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Loy is a hardworking mother and farmer from Uganda who needs $319 to fund a hysterectomy so she can take care of her family without pain.

Loy
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  • $20 raised, $299 to go
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May 11, 2022

Loy is a 46-year-old small scale farmer and a strong mother to her five children who range from the ages of 21 to 11 years old. Due to difficult finances and lack of resources, all of Loy’s children have received a partial primary school education at various levels. Loy and her husband earn their income by farming, and their family lives together in a four-room mud house for shelter.

Four months ago, Loy began experiencing severe lower abdominal pains that have caused her many sleepless nights. She believes that her uterus is very weak because she had a number of complicated deliveries when she gave birth to her children. She visited a doctor in March and was given temporary medication to help ease the pain and discomfort. Months later, she can now no longer sleep comfortably, and has had to completely stop farming due to the pain. Loy has been diagnosed with chronic pelvic inflammatory disease and needs to undergo a hysterectomy, the surgical removal of the uterus, in order to treat her condition.

Fortunately, on May 13th, Loy will undergo gynecological surgery at our medical partner’s care center, Rushoroza Hospital. Once recovered, Loy will be able to resume her daily activities free of pain and continue on with her farming in order to take care of her family. Our medical partner, African Mission Healthcare, is requesting $319 to help fund this surgery.

Loy says, “I can no longer practice farming in my current condition and my family depends on farming. I hope to get well through surgery so that I may be able once again take better care of my family.”

Loy is a 46-year-old small scale farmer and a strong mother to her five children who range from the ages of 21 to 11 years old. Due to diffi...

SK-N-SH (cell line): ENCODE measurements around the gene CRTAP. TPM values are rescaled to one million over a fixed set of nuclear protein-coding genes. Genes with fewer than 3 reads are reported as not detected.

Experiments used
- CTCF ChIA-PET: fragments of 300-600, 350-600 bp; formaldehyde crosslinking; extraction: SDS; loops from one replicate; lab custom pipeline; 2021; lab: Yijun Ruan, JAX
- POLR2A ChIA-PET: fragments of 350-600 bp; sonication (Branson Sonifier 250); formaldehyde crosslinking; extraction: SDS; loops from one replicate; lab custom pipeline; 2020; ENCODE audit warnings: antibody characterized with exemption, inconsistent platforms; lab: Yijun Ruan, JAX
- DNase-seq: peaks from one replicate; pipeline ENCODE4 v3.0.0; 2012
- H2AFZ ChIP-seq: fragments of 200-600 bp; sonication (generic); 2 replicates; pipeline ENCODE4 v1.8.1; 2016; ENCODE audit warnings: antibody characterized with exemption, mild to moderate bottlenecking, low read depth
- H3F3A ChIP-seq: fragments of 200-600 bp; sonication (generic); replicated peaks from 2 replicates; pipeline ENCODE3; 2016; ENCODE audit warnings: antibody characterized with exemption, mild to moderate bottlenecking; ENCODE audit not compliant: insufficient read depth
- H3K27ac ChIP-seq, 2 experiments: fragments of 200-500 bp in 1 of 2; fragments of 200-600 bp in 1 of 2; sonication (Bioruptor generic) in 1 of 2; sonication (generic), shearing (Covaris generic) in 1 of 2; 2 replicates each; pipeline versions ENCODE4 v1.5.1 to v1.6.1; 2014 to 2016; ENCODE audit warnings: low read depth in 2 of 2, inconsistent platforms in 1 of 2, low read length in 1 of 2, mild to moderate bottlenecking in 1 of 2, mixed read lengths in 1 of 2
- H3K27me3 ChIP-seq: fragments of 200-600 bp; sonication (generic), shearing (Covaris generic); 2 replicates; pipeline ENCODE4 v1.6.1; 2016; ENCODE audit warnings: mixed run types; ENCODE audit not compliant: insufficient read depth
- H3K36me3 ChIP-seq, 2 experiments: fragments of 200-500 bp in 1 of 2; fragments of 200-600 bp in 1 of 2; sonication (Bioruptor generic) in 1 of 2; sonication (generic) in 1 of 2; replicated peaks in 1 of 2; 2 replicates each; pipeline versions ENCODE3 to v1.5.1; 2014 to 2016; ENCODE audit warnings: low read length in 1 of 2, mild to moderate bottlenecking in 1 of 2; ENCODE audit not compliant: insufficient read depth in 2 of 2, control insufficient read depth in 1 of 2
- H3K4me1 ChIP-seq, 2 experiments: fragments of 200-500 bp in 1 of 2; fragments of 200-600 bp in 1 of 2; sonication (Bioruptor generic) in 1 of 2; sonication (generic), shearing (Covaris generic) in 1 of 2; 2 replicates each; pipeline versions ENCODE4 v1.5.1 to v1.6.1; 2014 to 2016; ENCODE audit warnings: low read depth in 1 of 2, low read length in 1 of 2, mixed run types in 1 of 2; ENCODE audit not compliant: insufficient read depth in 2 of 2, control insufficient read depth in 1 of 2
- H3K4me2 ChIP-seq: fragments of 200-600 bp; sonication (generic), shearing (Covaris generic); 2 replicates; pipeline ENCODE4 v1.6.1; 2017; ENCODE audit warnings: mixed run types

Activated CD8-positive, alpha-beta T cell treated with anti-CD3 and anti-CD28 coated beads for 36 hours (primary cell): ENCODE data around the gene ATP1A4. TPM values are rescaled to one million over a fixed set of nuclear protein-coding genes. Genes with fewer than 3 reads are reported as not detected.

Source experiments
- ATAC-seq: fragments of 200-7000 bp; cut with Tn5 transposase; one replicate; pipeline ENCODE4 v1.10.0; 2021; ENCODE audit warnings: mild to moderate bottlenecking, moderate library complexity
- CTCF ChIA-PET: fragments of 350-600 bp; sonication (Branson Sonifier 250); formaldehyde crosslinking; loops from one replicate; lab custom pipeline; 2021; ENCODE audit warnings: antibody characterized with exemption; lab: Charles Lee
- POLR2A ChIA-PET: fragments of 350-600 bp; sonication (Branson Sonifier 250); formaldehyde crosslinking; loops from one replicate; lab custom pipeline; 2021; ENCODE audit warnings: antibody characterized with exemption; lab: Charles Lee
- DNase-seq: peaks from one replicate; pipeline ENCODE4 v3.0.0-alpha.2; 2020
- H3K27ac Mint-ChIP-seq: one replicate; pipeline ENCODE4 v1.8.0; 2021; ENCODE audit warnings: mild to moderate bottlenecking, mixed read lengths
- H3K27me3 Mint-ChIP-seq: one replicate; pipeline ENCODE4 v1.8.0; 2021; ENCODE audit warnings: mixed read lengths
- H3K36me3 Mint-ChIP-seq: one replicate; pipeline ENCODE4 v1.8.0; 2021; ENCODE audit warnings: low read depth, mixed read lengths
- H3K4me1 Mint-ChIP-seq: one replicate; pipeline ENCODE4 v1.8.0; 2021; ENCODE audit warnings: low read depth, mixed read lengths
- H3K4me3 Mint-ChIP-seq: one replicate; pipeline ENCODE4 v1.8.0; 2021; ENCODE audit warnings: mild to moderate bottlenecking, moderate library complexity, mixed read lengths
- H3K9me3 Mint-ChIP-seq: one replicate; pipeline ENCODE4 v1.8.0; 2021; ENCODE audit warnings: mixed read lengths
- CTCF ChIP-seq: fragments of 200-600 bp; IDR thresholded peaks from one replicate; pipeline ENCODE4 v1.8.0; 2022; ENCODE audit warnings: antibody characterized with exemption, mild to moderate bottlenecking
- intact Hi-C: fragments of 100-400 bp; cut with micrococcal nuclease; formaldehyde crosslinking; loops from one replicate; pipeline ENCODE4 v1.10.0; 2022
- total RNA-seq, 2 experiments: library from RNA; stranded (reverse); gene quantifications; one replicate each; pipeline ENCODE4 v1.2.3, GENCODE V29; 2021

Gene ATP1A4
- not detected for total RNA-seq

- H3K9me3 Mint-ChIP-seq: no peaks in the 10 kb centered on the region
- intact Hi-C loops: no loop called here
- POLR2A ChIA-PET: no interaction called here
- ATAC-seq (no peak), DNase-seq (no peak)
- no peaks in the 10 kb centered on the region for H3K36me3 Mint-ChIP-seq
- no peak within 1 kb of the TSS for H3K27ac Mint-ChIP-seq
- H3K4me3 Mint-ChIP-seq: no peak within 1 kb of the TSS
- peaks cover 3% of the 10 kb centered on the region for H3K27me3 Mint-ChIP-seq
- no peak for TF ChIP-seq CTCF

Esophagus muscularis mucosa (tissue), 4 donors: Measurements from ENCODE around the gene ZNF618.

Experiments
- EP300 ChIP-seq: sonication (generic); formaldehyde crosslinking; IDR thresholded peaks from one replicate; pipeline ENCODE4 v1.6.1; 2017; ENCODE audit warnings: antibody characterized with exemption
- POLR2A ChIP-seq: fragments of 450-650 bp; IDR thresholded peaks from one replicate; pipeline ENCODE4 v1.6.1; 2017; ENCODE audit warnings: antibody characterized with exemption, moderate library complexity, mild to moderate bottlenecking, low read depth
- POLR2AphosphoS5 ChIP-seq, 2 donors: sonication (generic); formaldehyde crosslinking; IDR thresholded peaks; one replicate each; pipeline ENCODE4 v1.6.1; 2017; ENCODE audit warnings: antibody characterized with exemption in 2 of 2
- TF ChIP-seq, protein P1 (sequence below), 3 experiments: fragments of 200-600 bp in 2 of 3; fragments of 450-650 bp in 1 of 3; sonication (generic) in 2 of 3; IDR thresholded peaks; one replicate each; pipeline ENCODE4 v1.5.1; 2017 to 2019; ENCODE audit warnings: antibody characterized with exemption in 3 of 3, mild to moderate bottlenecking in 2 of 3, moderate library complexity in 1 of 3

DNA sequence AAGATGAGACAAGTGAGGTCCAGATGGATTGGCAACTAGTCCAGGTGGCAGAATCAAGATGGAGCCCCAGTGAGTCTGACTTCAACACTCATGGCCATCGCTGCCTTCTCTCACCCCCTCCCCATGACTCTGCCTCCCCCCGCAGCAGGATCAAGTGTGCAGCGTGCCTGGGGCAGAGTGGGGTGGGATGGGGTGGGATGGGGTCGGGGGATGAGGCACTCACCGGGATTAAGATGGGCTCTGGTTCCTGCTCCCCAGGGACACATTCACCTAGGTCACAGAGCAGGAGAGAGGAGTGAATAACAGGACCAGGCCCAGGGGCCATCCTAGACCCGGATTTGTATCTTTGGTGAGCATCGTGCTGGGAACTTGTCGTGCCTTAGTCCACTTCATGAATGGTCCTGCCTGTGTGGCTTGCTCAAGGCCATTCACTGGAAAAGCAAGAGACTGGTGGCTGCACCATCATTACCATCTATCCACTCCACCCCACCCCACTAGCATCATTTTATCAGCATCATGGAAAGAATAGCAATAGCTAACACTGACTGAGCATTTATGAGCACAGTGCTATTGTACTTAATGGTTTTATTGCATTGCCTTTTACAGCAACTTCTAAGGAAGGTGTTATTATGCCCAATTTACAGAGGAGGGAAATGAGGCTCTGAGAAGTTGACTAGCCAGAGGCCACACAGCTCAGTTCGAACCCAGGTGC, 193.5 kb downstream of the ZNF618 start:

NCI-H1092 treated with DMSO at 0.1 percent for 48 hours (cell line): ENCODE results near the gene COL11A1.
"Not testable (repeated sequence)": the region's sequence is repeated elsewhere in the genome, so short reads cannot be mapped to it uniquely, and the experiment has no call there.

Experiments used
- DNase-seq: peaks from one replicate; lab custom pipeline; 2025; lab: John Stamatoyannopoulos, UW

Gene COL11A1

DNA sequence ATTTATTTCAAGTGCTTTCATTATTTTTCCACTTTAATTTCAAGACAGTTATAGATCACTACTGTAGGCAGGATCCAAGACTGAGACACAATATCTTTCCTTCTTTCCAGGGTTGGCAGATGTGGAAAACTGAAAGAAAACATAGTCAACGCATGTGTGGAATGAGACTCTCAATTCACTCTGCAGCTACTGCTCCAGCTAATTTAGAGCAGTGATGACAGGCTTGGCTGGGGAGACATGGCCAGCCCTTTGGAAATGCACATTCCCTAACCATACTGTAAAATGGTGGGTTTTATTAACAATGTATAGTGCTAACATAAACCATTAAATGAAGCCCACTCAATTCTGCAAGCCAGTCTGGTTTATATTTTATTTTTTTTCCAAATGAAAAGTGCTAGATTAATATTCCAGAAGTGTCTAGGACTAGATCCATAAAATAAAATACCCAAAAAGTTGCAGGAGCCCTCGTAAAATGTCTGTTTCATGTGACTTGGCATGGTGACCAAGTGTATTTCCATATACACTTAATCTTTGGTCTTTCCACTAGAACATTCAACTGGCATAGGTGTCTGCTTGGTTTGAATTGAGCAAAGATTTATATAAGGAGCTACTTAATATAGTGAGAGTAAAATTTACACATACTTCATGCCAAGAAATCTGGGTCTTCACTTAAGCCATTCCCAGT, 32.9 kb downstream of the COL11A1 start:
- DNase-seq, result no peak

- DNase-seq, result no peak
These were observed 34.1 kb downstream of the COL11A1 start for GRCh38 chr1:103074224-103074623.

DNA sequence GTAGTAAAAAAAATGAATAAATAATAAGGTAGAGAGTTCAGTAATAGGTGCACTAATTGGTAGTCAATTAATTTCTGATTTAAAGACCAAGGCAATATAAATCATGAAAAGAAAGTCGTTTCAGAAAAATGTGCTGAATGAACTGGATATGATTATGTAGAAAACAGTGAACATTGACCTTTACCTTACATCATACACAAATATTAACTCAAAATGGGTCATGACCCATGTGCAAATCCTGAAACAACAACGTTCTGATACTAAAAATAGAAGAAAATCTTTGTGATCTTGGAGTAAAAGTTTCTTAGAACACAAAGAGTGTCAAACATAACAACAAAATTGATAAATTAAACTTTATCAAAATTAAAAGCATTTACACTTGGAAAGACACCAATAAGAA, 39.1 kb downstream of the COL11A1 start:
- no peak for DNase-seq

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Loy's Timeline

  • May 11, 2022
    PROFILE SUBMITTED

    Loy was submitted by Edward Mugane, Impact Assessment Coordinator at African Mission Healthcare.

  • May 13, 2022
    TREATMENT SCHEDULED

    Loy was scheduled to receive treatment at Rushoroza Hospital in Uganda. Medical partners often provide care to patients accepted by Watsi before those patients are fully funded, operating under the guarantee that the cost of care will be paid for by donors.

  • May 16, 2022
    PROFILE PUBLISHED

    Loy's profile was published to start raising funds.

  • TODAY
    AWAITING FUNDING

    Loy is currently raising funds for her treatment.

  • TBD
    AWAITING UPDATE

    Awaiting Loy's treatment update from African Mission Healthcare.

Funded by 1 donor

Profile 48x48 10714363 739039089511249 3116632349941804854 o

Funded by 1 donor

Profile 48x48 10714363 739039089511249 3116632349941804854 o
Treatment
Total Abdominal Hysterectomy
  • Cost Breakdown
  • Diagnosis
  • Procedure
On average, it costs $319 for Loy's treatment
Hospital Fees
$218
Medical Staff
$12
Medication
$14
Supplies
$53
Labs
$6
Other
$16
  • Symptoms
  • Impact on patient's life
  • Cultural or regional significance

​What kinds of symptoms do patients experience before receiving treatment?

Symptoms vary depending on the condition that requires the total abdominal hysterectomy. If the cause is cervical, uterine, or ovarian cancer, there may not be symptoms, especially if the cancer is early-stage. In more advanced cases of cervical and uterine cancers, abnormal bleeding, unusual discharge, and pelvic or abdominal pain can occur. Symptoms of ovarian cancer may include trouble eating, trouble feeling full, bloating, and urinary abnormality. If the cause is fibroids, symptoms may include heavy bleeding, pain in the pelvis or lower back, and swelling or enlargement of the abdomen.

​What is the impact on patients’ lives of living with these conditions?

Fibroids can grow large, cause abdominal pain and swelling, and lead to recurring bleeding and anemia. Cancer can cause pain and lead to death.

What cultural or regional factors affect the treatment of these conditions?

Most cervical cancer is caused by a sexually transmitted infection called human papillomavirus (HPV), which can often occur alongside a HIV infection. As a result, cervical cancer is the leading cause of cancer death among African women in areas of high HIV prevalence. Cervical cancer is also more prevalent in Africa than in the United States due to the lack of early-detection screening programs. The other conditions treated by a total abdominal hysterectomy are not necessarily more common in Africa.

  • Process
  • Impact on patient's life
  • Risks and side-effects
  • Accessibility